It is suggested that a new name be chosen for the proposal that reflects its goal of representing and continuing a legacy document format as represented in XML. Such a name should not carry an implied reference to a Microsoft product nor should it use the term "open." One possible name would be: Legacy Document Formats Represented in XML. The principles developed from this effort might well prove effective for other legacy document formats that should be represented in XML.

          DIS 29500"
          ****
      • Re: (Score:3, Funny)

        by Frosty Piss (770223)

        I think the proper name that every knowledgeable should use for it is "Microsoft Office XML (MSOXML)", because this is exactly what it is.
        MSOXML [google.com]? Isn't that a male baldness [microsoft.com] pharmaceutical?
      • Re: (Score:2, Funny)

        by thirdrock68 (538466)
        It is fundamentally corrupt because it allows every country in the world to have the same voting weight, and the majority of countries in the world are fundamentally corrupt (and easily bribed by Microsoft). Voting must be weighted in some counter-bullshit-country way to avoid this problem. I think a good way to accomplish this is to weigh the votes by country GDP.

        The only problem with your suggested solution is that the country with the highest GDP has one of the most corrupt governments in the developed w
        • one of the most corrupt governments in the developed world

          The most corrupt government in the first world is orders of magnitude less corrupt than the lest corrupt government in the third world. I realize that it's fashionable to poo-poo the US, but you're ignoring the source of the MSOXML problem—idiots pretending that bullshit third-world "countries" aren't bullshit. (Actually, this causes quite a lot of other problems, too.)

      • Mind, since the USA is fundamentally corrupt when it comes to legislation concerning businesses (cf. DMCA), in whose favor would you weight the ISO then? Sweden has been repeatedly certified as one of the least corrupt countries on Earth, but even their standards body was overrun by MS, as was Finland's, another top contender in normal accountability stakes.

        Standards bodies have been set up by businesses for businesses, with no democratic ideals involved, except where it doesn't matter. There is a tiny wi

        • Mind, since the USA is fundamentally corrupt

          I realize it's fashionable to poo-poo the US, but this is not the sense in which I meant "fundamentally". No first-world democracy is fundamentally corrupt. You could make a strong argument that India, a democracy on paper, is fundamentally corrupt.

          but even their standards body was overrun by MS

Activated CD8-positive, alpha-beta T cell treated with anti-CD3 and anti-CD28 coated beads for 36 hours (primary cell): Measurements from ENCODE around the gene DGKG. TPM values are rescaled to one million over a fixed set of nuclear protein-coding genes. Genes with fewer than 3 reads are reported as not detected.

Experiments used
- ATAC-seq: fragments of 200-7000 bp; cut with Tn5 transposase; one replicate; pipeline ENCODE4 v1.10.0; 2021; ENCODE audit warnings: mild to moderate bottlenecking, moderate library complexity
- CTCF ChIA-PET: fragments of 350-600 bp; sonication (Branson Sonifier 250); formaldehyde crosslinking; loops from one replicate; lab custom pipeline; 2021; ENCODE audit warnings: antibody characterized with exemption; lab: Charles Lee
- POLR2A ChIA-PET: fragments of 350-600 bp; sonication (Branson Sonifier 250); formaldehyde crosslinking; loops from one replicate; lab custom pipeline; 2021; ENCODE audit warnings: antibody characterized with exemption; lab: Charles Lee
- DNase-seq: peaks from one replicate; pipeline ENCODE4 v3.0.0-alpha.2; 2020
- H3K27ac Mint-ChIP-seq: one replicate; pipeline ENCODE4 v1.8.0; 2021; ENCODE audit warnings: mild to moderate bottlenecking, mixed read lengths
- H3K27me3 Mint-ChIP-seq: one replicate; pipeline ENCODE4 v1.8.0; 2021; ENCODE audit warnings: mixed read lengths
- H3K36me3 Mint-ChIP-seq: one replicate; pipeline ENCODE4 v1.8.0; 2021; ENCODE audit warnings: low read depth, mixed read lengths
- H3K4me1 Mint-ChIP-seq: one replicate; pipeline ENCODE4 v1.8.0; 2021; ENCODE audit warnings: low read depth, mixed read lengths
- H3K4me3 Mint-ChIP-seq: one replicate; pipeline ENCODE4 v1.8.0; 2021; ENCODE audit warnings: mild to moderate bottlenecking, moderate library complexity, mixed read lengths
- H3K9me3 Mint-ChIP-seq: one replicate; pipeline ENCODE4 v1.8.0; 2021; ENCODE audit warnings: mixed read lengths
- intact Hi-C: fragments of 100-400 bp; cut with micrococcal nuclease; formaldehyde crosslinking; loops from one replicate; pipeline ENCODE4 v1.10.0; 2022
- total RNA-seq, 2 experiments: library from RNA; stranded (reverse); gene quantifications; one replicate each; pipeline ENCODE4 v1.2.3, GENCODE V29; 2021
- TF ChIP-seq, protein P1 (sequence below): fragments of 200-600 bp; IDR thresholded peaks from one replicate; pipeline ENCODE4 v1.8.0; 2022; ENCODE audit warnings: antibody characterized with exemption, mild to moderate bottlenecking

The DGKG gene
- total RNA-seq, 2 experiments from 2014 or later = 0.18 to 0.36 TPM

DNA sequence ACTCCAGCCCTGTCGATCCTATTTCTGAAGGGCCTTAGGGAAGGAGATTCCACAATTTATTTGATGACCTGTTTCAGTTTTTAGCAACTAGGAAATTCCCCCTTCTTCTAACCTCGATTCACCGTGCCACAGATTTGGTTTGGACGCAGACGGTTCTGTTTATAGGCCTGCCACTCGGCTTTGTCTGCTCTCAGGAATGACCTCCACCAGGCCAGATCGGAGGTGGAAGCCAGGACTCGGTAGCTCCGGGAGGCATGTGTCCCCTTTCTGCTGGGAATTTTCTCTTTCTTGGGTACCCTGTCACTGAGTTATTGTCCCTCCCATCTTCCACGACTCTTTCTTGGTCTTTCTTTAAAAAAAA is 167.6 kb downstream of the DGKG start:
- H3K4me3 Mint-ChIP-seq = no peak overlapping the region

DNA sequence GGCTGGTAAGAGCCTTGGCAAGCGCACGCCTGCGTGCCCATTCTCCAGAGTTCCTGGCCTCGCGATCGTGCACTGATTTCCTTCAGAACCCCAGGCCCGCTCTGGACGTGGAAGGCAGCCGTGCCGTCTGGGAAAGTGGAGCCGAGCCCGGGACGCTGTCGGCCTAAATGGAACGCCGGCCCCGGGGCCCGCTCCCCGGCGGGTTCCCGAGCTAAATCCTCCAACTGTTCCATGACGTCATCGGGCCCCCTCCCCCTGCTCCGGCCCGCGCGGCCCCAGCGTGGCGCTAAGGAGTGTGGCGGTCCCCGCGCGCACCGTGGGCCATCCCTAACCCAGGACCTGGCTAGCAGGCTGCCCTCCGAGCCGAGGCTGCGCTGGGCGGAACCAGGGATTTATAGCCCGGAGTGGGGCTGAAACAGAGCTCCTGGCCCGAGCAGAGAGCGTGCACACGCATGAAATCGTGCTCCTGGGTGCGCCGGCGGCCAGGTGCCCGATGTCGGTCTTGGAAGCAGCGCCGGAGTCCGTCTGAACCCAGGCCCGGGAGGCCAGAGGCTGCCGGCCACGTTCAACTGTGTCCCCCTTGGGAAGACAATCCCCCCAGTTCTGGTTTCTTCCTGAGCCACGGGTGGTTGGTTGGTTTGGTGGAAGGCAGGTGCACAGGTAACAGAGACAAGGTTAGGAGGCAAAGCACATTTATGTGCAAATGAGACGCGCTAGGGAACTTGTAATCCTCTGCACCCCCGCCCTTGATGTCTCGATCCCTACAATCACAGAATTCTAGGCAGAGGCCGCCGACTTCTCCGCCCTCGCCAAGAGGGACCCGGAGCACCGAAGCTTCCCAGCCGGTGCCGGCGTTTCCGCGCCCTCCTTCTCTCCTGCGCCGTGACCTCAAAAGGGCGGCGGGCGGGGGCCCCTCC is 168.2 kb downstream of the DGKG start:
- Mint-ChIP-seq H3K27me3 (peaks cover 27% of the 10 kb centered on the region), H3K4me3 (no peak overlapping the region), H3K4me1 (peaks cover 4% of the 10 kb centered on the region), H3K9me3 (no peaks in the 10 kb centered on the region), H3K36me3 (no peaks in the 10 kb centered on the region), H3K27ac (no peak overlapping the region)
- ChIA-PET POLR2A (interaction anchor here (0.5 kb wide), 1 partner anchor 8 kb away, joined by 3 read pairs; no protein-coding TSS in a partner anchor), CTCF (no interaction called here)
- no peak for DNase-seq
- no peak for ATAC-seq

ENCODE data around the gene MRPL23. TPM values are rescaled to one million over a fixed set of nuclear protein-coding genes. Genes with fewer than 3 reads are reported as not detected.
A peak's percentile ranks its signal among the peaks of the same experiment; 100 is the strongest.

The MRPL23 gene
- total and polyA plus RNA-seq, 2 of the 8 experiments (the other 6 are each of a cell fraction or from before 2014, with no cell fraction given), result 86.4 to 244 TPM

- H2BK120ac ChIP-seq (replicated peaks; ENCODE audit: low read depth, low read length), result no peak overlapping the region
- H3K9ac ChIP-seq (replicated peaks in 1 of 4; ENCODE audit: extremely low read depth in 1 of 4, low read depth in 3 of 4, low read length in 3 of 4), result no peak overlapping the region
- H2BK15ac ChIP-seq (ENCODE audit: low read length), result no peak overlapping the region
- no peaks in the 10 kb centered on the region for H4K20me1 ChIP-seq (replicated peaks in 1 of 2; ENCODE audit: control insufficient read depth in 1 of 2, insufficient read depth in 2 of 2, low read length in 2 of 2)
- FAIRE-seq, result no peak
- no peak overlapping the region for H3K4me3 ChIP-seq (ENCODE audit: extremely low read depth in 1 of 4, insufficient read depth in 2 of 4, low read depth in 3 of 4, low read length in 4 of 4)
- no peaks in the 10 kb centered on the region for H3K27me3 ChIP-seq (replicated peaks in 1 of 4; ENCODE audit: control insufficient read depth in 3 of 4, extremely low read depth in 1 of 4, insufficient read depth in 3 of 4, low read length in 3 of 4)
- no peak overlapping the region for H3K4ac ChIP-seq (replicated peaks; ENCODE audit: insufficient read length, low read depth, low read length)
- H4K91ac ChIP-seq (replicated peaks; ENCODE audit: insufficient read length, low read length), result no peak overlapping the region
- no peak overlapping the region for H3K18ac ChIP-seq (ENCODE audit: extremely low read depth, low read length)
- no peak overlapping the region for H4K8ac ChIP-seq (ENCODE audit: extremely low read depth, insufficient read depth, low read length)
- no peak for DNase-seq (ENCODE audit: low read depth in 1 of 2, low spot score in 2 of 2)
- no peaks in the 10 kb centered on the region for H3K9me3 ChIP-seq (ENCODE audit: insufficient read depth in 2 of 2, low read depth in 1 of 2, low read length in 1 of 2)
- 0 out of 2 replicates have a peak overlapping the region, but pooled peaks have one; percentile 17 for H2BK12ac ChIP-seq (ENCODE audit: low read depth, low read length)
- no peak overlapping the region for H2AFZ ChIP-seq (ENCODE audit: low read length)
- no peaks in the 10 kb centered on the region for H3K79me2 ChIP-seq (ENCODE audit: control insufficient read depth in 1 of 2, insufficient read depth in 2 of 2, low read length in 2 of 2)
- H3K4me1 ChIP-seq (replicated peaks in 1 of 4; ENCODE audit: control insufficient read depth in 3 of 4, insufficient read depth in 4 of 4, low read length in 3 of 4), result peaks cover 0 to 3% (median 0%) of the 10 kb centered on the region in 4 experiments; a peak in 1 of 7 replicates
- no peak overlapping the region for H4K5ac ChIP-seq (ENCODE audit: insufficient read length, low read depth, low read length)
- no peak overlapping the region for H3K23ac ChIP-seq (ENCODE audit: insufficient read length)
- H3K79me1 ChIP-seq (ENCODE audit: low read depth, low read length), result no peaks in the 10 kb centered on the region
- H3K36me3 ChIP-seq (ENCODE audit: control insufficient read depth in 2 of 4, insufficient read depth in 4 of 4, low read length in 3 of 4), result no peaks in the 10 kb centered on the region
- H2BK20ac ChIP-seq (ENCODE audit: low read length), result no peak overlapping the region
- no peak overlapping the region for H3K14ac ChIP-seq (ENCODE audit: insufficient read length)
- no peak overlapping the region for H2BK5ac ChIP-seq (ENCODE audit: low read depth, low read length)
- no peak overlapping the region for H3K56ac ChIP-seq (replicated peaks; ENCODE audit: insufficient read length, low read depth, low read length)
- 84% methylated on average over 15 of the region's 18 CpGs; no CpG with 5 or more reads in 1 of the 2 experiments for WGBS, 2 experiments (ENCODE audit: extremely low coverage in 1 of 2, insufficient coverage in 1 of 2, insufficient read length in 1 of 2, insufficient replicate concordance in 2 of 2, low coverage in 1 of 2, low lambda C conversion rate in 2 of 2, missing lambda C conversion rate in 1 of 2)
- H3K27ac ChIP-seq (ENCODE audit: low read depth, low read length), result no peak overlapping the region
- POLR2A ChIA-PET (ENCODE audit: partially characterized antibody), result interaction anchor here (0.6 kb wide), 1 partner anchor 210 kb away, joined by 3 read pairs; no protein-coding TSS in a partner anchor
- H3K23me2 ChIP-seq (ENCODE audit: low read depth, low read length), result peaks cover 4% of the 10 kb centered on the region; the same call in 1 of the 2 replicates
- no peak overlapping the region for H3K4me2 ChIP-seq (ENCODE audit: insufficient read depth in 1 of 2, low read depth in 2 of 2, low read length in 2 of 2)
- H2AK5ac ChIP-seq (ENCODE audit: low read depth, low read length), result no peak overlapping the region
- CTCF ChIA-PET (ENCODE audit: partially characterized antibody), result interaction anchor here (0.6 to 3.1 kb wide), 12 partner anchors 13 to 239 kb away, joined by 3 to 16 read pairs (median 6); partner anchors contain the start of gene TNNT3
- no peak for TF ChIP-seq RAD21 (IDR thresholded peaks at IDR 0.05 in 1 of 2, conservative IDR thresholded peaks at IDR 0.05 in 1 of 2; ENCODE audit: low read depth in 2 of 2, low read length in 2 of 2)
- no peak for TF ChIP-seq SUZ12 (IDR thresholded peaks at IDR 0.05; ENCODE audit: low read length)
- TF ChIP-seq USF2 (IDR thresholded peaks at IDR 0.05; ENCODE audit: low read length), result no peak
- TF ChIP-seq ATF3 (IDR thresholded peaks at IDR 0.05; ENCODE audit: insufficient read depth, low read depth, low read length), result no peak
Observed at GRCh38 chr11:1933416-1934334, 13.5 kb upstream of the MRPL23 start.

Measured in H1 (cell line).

The first-world democracies need to get their shit together to prevent this kind of fraud from happening again. In the third world, there is no hope that this can happ

    • No, they're thumbing their nose at the same standards body over the same specification. Which is stupid for a company trying to garner votes for said standards body.

      Speaking of which, does anyone know if the shills have been booted from the committee yet? I seem to recall seeing a bylaw that lets the committee chair remove inactive members, such as those who gained P status to vote for Microsoft, then never voted again.
    • by WK2 (1072560) on Thursday December 06, 2007 @11:06PM (#21607755) Homepage

      Office XML specification (note the absence of "Open")

      It isn't XML either.

  • by hyades1 (1149581) <hyades1@hotmail.com> on Thursday December 06, 2007 @07:48PM (#21605805)
    Anyone who expects Microsoft to keep its word on a matter like this is possessed of a level of ingenuousness approached only by two-year-olds, puppies and sociology professors.
  • FFS (Score:2, Insightful)

    by Brian Lewis (1011579)
    This is bullshit.

    I'm tired of this Microsoft monopoly crap. Why the hell doesn't anyone stop this crap from happening.
    • Re:FFS (Score:5, Interesting)

      by Dunbal (464142) on Thursday December 06, 2007 @08:48PM (#21606467)
      Why the hell doesn't anyone stop this crap from happening.

            They do, but Microsoft either a) ignores the ruling and throws money and lawyers at the courts to get an appeal and/or b) doesn't pay the fines/make the required changes. So until someone gets the balls to arrest the board of directors and throw them in jail for contempt, it's business as usual.
      • by davidsyes (765062)
        Goddammit, WHEN can we have a "Highlander" who would slash and slay mshaft ONCE AND FOR ALL?
  • Standard? (Score:5, Informative)

    by MeNeXT (200840) on Thursday December 06, 2007 @07:50PM (#21605833)
    OOXML is not standard anything. It's a proprietary format owned by Microsoft. Why do people refer to this as standard?
  • Zonk, you moron (Score:2, Informative)

    by jjohnson (62583)
    It's ECMA, not EMCA. Christ, do you even read the summaries before you hit 'approve'?
    • For those of us with dyslexia, proof erading doest'n always hepl.
    • Re: (Score:3, Interesting)

      by terraformer (617565)
      It is actually Ecma. Ecma no longer stands for European Computer Manufacturers Association. It is just plain ol' Ecma International now.
      • Re: (Score:3, Funny)

        by ameline (771895)
        No, it stands for Exceptionally Corrupt Microsoft Apologists. Didn't you get the memo?

    • No, it's Emca International [wikipedia.org].

      Falcon
  • by ktappe (747125)
    The next time anyone defends anything Microsoft at all and calls me a "fanboi" for using Apple products instead.......
  • RIAA,MPAA,CIA, NSA, USA. NBA...

    Well that last one's allright if you're drunk enough.
  • by terraformer (617565) <tpb@pervici.com> on Thursday December 06, 2007 @08:07PM (#21606015) Journal
    ...but unfortunately not a voting member this kills me. There is a good deal of excellent work done there but this will be a blight that will be a long time in removing.
  • Ecma == MS (Score:2, Interesting)

    by recharged95 (782975)
    isn't Ecma the steward of all the current Microsoft open standards? So far the only Ecma standard that isn't Microsoft referenced is Universal3D (which is more Adobe related). The again, U3D should have given way to X3D and VRML...This Going with Ecma make sense, they need something to battle ANSI and ISO.